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Healthcare | 5.11.21

What to say — and what not to say — to change the minds of vaccine skeptics


Jason Ankeny
Head of Content Marketing

Five months after critical care nurse Sandra Lindsay entered the history books as the first U.S. recipient of the COVID-19 vaccine, 44.7 percent of her fellow Americans have received at least one dose, and 32.3 percent of the nation is fully vaccinated. 

Now for the bad news. There are troubling signs that vaccine uptake rates have already begun to stagnate, signaling the dropoff in demand that some experts predicted

Changing the minds of COVID vaccine holdouts and skeptics is essential to resuming our everyday lives — and the right public health messaging is essential to turning the tide. 

Civis Analytics has studied COVID-19 vaccine messaging in the recent past: click here for our 2020 national study, and here for our 2021 employer-specific study. But we know perceptions and beliefs change over time, so we partnered with Made to Save (a national grassroots effort to ensure communities hit hardest by the pandemic have access to the COVID-19 vaccines and accurate, timely information) to generate ideas for vaccine message frameworks to test, and shared our findings on the recent live webinar Best Practices in Data-Driven COVID-19 Campaigns.

Between April 28 and May 3, 2021, Civis tested distinct message themes in an online randomized controlled trial of 4,215 American adults who are most likely to be uncertain about vaccination. Each participant is a member of one or more of the following “likely to be uncertain” demographic groups:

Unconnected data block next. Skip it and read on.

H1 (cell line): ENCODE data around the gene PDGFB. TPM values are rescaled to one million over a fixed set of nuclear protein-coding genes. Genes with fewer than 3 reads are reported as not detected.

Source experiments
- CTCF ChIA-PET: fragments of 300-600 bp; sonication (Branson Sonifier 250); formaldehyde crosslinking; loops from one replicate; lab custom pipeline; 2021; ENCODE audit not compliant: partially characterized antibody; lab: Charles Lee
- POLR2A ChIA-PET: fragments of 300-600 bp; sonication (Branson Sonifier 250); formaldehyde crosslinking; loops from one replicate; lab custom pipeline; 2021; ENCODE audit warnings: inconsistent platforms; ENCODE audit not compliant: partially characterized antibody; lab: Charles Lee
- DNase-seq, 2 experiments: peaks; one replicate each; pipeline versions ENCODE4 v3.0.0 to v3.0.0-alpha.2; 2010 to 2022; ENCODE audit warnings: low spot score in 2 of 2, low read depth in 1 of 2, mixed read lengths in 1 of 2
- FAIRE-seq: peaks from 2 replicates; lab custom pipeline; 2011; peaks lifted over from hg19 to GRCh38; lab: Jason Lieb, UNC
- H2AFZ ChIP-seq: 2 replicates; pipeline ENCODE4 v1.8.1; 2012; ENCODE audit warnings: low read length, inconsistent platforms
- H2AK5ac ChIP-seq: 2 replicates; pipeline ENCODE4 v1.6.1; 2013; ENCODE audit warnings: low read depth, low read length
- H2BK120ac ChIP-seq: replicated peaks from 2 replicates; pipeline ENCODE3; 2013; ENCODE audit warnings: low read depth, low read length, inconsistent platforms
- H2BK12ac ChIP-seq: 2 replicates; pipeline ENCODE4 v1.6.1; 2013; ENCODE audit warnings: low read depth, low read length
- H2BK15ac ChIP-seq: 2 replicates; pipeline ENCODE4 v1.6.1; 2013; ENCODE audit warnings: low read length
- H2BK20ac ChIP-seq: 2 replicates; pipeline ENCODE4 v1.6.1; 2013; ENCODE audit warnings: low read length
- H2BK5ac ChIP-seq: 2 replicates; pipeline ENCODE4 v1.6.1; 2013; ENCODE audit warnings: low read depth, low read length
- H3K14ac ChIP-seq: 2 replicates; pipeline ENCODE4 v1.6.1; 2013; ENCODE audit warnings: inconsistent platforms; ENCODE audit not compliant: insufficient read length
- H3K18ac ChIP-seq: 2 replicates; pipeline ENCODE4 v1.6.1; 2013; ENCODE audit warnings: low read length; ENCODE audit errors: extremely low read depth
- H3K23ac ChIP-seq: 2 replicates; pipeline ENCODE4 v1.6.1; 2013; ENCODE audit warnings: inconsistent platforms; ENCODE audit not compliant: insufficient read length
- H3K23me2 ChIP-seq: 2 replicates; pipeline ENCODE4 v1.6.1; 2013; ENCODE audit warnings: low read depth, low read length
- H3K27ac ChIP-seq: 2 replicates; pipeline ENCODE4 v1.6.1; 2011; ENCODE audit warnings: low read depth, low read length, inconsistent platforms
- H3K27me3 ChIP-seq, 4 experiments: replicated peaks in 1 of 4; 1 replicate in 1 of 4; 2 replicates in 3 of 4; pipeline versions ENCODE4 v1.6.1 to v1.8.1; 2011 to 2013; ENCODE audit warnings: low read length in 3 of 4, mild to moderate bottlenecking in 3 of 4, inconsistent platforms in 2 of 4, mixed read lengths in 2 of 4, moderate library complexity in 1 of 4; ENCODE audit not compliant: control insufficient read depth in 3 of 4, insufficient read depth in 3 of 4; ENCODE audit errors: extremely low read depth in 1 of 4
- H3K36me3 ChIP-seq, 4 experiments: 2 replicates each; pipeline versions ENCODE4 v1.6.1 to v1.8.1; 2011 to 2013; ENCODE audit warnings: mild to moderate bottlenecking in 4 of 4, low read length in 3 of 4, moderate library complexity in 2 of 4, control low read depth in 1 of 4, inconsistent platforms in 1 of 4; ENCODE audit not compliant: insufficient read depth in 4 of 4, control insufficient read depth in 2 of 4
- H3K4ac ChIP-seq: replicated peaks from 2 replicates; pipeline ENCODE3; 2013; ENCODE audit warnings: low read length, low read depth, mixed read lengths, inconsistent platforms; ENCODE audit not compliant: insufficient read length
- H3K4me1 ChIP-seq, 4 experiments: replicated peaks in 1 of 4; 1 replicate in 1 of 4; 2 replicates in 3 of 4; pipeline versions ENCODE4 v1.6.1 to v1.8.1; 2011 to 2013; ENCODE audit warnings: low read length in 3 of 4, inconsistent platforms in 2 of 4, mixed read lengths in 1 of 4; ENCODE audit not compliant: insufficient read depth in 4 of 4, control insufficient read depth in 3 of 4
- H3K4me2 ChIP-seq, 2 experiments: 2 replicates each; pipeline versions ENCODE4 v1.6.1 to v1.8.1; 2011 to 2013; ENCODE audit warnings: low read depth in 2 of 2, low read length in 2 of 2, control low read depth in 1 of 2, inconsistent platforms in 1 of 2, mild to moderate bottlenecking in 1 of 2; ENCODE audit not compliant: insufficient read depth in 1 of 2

• Black Americans
  • Latino/a Americans
  • Americans without a college degree
  • Americans under the age of 50
  • Americans making less than $50K/year
  • Republicans

We tested six messages in all, each with a different reason for why vaccination is important, and all with the same main thrust: You should get vaccinated. Participants viewed one of the following:

  • “Vaccine Safety” highlighted the safety of the COVID-19 vaccines: the rigorous FDA process that was followed, the diversity of clinical trial participants, and the rarity of serious side effects. 
  • “Getting Back to Normal” emphasized the daily activities that vaccinated individuals can enjoy, and highlighted experiences that may be off-limits to non-vaccinated individuals, such as concerts and international travel. 
  • “Personal Story” told the tale of a healthy, 30-year-old woman’s battle with COVID, recounting her fear of long-term effects and inability to resume activities like running.  
  • “Scary COVID Statistics” focused on the dangers of COVID (even for young adults), and the vaccine’s potential to stop these statistics from rising. 
  • “Patriotism” positioned the vaccines as an example of American ingenuity, trumpeting vaccination as the ultimate expression of freedom, liberty, and country. 
  • “Personal Decision” emphasized that it’s normal to have questions about the vaccine, encouraged skeptics to learn more, and positioned vaccination as a person’s individual choice.